Determining a particular service, industry or location is probably the easiest way to differentiate your agency – apart from the people, this can be individual and special to you.  A combination of a service plus an industry or a industry plus a location, or a service, process and industry has the possibility of being a point of difference.

All the rest is able to be copied, offered by competitors or just isn’t sufficiently different.

So what if I am not different?

If your agency is not different you have a couple of choices

  1. invent a point of difference (a particular branding applied to your creative process)
  2. compete on price
  3. compete on volume
  4. compete on your personnel (but if they go, so does the point of difference)
  5. accept that you’re part of the broad industry offering and can easily be subsituted or replaced by clients

And that’s fine – as long as you know where your business positioning lies.

Marketing using Business Christmas Cards

Corporate greeting cards can be used in many ways to promote your business and to show appreciation to supportive clients; some traditional and some a bit more creative. However, there are some rules and tips you should keep in mind to get the best return on your investment of sending out a Business Christmas card:

1. Procedure/mailing list

Make sure you keep your company contact information up-to-date on a regular basis and take your time to add new contacts you gain throughout the year.

A good way to control if your contact details are up to date is by including your return address so that the post office will return the card if the address is no longer valid. It will also serve a dual purpose by providing your contact information to your recipients.

2. Timing is everything

Don’t send your cards late, set yourself a deadline. December 15th is a convenient cut-off date for having your cards in the mail. If you’re sending business Christmas cards internationally, they’ll have to be in the mail much sooner. Here are some helpful links for recommended Christmas mailing deadlines: NZ Post, AUS Post, Royal Mail, USPS, Canada Post. If your Christmas card arrives after the holidays, you have just sent the wrong message to your customers. Read more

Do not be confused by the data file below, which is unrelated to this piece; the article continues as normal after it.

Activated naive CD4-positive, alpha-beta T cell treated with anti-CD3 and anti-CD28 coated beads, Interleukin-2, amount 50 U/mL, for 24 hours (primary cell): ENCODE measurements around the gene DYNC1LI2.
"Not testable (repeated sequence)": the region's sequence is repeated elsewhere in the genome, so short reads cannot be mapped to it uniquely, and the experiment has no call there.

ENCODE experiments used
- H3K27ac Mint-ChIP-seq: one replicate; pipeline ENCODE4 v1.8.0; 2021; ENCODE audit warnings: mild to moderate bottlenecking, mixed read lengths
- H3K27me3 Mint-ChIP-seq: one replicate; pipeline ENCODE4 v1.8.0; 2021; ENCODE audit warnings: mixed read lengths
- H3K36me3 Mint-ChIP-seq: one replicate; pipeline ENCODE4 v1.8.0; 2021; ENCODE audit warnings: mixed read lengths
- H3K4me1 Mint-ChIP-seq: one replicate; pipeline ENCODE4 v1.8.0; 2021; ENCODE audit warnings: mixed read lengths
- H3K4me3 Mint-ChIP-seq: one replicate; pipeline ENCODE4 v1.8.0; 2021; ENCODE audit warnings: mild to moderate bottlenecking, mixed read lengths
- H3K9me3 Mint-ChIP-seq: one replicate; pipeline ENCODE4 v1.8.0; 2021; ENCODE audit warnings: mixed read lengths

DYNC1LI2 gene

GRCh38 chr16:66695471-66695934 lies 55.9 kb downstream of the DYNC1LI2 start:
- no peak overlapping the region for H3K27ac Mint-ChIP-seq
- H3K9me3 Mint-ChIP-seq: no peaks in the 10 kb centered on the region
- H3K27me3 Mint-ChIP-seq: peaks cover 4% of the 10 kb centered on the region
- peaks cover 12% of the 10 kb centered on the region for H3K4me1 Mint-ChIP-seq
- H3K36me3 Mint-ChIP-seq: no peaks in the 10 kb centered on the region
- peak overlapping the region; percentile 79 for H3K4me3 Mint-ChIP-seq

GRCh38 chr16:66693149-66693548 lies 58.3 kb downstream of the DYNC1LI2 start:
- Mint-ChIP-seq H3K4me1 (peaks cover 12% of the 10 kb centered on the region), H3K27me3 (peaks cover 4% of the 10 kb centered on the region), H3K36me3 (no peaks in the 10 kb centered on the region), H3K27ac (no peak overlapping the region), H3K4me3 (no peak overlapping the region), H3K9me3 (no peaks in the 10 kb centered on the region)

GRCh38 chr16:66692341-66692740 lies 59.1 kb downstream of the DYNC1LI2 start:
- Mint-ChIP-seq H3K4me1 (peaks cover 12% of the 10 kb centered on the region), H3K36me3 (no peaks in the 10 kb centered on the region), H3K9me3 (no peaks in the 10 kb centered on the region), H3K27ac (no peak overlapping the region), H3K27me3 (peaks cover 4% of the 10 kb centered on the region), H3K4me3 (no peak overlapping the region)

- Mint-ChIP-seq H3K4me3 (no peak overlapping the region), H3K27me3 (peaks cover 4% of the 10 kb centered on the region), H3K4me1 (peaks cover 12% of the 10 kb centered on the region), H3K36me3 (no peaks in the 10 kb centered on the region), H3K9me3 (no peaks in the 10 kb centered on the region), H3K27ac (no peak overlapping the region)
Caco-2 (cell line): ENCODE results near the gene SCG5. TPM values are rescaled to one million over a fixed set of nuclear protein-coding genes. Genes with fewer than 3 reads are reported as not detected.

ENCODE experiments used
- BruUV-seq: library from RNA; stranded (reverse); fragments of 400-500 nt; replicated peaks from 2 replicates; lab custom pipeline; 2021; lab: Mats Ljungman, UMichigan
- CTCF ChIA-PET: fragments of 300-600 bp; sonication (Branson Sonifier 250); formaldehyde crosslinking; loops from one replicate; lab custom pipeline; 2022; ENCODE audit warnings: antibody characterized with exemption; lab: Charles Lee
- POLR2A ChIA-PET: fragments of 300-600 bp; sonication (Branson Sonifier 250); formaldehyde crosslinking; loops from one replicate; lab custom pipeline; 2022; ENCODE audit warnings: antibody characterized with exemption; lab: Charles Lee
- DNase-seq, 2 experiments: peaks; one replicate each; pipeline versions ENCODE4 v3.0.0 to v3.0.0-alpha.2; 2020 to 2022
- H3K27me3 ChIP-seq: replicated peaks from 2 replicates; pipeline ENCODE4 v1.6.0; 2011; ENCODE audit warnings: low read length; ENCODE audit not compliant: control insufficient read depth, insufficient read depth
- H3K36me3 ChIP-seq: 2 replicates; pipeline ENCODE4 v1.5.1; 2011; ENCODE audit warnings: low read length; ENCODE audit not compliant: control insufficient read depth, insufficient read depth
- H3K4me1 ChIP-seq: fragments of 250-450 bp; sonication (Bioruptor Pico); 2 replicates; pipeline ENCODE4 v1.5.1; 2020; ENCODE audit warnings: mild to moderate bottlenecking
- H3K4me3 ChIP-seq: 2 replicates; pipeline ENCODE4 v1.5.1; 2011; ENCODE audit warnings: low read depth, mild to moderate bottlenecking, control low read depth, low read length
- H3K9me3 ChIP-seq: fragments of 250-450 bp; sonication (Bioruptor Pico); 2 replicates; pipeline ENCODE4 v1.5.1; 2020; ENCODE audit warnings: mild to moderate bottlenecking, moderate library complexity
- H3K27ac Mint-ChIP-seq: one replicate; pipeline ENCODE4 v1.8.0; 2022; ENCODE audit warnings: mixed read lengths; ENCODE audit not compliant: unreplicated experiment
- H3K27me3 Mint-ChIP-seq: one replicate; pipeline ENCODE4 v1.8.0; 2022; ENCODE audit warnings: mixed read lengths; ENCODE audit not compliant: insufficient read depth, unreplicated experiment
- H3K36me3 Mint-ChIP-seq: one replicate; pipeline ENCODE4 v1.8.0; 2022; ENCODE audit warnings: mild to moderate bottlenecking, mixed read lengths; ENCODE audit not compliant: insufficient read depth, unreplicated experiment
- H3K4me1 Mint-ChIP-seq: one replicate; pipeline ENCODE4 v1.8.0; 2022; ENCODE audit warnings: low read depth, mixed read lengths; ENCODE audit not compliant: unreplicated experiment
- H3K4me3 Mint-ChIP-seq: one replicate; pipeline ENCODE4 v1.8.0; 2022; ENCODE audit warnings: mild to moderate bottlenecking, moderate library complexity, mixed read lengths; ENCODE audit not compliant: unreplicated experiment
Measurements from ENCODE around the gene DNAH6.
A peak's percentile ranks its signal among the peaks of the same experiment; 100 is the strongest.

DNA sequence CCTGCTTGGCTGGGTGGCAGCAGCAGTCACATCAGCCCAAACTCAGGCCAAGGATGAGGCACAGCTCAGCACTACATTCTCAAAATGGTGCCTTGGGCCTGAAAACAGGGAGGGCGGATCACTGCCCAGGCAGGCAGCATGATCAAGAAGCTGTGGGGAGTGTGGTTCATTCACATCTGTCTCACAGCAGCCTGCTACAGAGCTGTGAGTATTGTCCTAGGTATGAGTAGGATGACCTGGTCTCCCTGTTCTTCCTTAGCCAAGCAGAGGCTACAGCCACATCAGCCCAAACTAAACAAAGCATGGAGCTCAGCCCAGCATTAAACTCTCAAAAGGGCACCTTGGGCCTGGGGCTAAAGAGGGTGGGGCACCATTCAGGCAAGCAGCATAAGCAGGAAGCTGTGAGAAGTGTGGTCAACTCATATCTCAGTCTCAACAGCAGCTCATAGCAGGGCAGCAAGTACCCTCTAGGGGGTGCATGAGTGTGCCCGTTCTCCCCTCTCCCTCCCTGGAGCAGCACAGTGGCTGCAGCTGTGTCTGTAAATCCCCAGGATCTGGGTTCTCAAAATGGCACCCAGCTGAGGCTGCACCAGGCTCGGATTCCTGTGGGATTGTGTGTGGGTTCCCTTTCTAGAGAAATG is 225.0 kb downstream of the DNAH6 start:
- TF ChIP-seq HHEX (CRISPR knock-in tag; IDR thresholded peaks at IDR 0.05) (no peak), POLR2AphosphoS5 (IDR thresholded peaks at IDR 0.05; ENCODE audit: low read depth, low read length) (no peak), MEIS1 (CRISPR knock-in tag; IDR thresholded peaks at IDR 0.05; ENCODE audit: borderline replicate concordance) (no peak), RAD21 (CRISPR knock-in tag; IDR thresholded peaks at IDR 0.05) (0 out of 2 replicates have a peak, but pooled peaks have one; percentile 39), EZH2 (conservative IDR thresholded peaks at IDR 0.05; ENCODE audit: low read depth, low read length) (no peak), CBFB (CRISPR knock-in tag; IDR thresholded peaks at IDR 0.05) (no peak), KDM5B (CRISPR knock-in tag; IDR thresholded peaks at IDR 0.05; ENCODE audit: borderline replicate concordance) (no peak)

Cold email introduction – copy this campaign

Want to use cold emails as part of your customer acquisition?  We get dozens of approaches by digital media agencies usually picked up by our clients’ spam filters.

Today we’re publishing one of the better ones as a crib for you to copy for your own use if you want to buy email lists and try to start working cold call emails for your B2B brand.

Here’s the copy

Subject: Oneupweb would like to work with you

Cold Email example text

What do you think?

A short, neat message.  Starts with reassurance – do what you’ve always done.  But we all know how that sentence ends…. “and you’ll get what you’ve always got.”

Nice use of the word “earn” in the second sentence – they are going to work for you to gain trust.  I like that.

The words for the services list are all hotlinks with custom tracking codes – good practice to see where your campaign is working.  I clicked on the link and it took me to a standard page… no special landing site after the page had rendered using the tracking code.

Bullet points

A neat filtering tool is used here.  By quoting fees or likely media costs for services, they filter out any brands who can’t afford to pay $2,000 per month for Search Marketing or $15k for social media campaigns.

Be attracted by the big names they’ve worked for but be put off by the fees = you are not my target customer.

Interesting that it came in to my private email address.  It’s a dot com so maybe the list buyer figured I must be in USA and it’s a long-registered domain (2001 approx) and short so again, it maybe didn’t filter me out for being a person not a business.

Call to action

A question as a call to action is a subtle approach.  Do I think next week is a good time to talk?